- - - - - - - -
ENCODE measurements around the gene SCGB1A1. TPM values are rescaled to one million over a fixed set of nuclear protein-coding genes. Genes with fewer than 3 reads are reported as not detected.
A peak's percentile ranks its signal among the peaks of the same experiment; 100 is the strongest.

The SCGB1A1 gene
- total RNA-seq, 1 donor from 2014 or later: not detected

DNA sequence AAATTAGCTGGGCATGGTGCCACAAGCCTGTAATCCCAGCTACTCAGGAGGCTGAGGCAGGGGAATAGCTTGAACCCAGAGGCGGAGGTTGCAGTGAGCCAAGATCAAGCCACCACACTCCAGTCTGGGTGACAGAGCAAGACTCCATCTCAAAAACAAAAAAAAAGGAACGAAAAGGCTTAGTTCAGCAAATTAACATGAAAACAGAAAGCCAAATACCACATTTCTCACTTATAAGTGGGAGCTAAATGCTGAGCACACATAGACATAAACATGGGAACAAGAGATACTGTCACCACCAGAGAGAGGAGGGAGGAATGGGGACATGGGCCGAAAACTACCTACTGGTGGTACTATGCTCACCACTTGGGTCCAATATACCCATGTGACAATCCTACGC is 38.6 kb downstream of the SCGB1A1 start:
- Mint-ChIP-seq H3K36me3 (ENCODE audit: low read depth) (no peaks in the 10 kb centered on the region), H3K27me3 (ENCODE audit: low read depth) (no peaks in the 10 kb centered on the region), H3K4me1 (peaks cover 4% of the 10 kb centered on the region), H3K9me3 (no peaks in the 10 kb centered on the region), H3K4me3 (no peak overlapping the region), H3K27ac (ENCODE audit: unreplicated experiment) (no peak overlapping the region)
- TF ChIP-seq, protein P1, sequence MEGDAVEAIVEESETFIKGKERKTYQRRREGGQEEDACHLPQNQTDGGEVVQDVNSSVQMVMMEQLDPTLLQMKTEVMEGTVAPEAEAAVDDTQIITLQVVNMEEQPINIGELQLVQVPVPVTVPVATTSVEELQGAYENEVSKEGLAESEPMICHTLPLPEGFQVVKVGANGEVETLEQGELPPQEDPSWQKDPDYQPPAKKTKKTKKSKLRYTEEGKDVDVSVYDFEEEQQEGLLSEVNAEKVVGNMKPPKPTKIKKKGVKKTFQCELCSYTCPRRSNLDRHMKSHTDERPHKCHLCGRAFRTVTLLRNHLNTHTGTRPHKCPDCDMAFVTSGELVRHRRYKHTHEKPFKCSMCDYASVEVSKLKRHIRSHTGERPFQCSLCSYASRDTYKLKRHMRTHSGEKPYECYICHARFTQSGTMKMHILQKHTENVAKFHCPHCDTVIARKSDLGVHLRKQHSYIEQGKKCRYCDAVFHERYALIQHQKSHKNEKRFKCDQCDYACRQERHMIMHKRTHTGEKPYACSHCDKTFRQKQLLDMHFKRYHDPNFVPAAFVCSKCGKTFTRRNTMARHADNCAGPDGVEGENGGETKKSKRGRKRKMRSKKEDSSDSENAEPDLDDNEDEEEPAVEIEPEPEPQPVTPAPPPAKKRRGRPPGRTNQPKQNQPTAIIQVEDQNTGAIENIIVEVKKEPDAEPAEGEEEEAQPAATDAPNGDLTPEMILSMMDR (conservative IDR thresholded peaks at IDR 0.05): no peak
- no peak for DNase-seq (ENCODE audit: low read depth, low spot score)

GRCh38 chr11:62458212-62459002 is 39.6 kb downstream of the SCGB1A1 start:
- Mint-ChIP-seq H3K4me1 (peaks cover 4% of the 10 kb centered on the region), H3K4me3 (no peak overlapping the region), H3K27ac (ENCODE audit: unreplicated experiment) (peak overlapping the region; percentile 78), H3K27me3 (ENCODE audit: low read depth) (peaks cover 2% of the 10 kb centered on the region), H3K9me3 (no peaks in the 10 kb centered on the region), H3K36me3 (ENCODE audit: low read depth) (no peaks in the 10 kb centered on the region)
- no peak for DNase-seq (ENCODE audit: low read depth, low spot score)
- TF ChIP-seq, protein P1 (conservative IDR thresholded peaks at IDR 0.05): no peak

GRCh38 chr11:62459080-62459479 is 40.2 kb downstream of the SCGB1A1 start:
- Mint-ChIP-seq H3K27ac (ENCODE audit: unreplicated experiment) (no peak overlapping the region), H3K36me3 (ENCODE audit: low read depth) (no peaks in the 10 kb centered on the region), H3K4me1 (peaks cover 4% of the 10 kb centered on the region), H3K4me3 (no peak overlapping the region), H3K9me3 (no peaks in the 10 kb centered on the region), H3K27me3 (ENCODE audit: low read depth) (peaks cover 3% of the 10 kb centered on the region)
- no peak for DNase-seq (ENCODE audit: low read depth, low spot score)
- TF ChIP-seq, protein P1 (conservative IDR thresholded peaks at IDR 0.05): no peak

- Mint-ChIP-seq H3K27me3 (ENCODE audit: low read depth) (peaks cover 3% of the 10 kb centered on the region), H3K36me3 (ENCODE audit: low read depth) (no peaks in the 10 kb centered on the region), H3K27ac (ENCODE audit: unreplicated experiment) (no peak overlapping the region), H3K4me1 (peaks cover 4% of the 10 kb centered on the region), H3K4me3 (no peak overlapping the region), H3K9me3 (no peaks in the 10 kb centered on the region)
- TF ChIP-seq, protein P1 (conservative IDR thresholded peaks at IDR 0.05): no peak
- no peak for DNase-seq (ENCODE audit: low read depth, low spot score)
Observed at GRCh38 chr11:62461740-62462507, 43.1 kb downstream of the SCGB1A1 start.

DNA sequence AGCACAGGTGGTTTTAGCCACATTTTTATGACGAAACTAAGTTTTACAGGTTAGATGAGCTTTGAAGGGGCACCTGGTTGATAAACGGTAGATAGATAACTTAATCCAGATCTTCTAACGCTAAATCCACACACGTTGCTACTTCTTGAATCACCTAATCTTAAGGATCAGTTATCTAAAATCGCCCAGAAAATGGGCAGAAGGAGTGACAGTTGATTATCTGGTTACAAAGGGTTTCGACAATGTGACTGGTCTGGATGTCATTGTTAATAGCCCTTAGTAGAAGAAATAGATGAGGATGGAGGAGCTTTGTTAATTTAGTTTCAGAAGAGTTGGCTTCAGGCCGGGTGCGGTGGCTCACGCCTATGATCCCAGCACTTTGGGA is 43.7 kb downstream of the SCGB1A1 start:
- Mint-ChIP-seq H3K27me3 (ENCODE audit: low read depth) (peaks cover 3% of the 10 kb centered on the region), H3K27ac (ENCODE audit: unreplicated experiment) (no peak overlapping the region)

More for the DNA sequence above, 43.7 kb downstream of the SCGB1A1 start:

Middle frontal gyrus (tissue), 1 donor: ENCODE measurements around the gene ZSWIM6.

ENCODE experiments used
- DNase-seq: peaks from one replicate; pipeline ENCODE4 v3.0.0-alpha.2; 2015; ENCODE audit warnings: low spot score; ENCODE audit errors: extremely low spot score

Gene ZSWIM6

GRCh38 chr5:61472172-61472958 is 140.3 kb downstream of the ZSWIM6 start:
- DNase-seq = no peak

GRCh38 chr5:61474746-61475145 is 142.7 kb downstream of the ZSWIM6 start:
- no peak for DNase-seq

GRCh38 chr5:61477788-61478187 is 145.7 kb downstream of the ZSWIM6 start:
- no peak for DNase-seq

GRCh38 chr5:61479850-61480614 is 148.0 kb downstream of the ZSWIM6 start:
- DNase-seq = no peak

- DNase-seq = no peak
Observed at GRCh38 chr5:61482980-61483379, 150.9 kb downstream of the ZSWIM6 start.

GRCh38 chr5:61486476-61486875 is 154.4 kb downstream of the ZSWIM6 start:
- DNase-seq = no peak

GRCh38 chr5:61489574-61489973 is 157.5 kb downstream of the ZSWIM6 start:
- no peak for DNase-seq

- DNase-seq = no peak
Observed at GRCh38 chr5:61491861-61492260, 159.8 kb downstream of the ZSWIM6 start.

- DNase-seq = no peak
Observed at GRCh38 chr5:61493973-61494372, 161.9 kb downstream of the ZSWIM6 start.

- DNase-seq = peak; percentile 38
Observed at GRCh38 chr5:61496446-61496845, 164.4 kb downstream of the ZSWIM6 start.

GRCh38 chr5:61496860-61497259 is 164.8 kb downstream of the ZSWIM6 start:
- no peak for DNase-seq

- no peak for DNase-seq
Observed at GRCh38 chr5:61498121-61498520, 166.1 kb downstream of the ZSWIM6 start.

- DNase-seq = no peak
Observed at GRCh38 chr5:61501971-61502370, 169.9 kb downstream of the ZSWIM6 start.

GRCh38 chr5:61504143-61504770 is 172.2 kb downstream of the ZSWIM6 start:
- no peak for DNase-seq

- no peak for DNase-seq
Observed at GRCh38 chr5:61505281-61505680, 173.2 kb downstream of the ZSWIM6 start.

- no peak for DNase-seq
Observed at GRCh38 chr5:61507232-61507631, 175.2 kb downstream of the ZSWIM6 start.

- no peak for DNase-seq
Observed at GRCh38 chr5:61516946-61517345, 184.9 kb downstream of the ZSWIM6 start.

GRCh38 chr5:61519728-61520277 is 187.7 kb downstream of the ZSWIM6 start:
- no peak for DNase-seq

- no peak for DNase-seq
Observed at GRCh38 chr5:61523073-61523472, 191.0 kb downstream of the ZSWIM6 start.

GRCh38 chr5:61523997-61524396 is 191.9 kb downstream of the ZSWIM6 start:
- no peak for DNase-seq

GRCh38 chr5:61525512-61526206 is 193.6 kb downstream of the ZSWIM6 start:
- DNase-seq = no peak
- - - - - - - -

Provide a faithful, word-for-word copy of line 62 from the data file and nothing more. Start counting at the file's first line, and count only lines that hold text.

GRCh38 chr5:61519728-61520277 is 187.7 kb downstream of the ZSWIM6 start: